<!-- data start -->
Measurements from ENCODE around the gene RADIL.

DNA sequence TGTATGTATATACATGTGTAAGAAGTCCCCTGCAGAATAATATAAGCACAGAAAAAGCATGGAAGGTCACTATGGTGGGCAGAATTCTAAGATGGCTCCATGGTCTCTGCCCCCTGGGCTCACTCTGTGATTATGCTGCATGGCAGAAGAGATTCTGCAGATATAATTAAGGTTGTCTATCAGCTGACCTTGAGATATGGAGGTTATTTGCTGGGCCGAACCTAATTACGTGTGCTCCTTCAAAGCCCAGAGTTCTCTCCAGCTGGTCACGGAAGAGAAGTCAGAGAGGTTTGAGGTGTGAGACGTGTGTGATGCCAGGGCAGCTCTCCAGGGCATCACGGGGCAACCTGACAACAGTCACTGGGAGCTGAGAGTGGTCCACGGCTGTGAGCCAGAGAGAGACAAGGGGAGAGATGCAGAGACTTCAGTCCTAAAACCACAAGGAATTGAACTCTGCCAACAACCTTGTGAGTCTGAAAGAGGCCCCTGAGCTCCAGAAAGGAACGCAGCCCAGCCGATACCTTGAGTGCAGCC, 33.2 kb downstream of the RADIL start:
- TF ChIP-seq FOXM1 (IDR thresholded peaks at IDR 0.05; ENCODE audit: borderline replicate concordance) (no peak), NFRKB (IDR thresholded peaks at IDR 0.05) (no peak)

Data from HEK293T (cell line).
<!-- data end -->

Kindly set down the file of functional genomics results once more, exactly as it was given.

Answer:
Measurements from ENCODE around the gene RADIL.

DNA sequence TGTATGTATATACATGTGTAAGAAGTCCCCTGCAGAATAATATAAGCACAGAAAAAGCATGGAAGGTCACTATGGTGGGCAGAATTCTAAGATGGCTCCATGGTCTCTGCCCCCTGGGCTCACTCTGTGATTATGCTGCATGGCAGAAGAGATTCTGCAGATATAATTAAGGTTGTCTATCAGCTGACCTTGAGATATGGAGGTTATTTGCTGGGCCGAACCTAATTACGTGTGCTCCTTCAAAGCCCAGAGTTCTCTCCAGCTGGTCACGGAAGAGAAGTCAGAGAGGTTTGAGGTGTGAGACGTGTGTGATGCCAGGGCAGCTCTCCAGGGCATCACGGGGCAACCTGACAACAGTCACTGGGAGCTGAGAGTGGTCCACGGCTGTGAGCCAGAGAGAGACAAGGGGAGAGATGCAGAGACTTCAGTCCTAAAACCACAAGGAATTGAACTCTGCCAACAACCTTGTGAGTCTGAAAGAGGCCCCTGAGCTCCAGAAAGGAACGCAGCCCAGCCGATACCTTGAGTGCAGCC, 33.2 kb downstream of the RADIL start:
- TF ChIP-seq FOXM1 (IDR thresholded peaks at IDR 0.05; ENCODE audit: borderline replicate concordance) (no peak), NFRKB (IDR thresholded peaks at IDR 0.05) (no peak)

Data from HEK293T (cell line).